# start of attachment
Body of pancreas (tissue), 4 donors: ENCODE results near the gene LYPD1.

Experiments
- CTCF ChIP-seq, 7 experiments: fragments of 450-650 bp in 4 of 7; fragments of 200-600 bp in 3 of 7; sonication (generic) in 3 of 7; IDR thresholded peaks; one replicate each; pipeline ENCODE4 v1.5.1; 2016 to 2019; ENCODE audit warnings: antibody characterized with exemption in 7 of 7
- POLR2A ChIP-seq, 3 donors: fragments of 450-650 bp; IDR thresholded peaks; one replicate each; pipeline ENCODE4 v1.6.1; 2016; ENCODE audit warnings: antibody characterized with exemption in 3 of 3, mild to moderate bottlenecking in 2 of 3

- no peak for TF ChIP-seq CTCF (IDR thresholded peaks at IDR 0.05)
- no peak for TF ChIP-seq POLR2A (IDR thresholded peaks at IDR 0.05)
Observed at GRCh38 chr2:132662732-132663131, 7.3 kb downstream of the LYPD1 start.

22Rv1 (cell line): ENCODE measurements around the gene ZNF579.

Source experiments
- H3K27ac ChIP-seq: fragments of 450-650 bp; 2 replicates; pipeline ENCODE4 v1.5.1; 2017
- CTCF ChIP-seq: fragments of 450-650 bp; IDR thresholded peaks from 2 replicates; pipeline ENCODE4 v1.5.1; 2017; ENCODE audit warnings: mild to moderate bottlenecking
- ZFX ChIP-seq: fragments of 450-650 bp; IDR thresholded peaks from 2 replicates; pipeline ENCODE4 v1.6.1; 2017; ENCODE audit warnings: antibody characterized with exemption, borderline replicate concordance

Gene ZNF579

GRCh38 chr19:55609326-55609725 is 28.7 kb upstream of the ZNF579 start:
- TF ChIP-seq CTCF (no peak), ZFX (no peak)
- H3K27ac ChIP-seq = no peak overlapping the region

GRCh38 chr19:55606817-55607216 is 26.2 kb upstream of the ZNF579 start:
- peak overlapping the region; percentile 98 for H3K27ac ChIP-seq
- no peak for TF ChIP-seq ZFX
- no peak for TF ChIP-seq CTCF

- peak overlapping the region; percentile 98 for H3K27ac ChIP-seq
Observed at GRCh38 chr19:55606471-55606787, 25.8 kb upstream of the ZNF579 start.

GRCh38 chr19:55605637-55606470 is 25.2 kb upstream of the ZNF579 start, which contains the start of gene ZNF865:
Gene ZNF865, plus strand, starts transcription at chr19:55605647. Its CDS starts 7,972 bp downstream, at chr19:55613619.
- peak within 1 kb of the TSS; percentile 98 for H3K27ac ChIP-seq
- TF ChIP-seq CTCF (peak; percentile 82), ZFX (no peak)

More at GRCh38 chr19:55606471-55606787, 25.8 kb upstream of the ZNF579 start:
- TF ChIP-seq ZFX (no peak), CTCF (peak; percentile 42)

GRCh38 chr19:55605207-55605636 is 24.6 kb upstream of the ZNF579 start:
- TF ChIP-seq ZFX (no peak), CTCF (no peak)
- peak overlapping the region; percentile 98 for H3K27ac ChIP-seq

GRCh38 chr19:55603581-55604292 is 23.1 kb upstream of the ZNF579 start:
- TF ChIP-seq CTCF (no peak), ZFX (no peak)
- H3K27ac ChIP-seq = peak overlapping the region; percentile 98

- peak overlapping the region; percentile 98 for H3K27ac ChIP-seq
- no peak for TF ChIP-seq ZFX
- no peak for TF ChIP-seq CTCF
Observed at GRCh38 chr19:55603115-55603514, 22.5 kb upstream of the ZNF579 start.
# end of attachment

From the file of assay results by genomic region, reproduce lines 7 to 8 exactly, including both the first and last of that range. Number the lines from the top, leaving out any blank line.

Observed at GRCh38 chr2:132662732-132663131, 7.3 kb downstream of the LYPD1 start.

22Rv1 (cell line): ENCODE measurements around the gene ZNF579.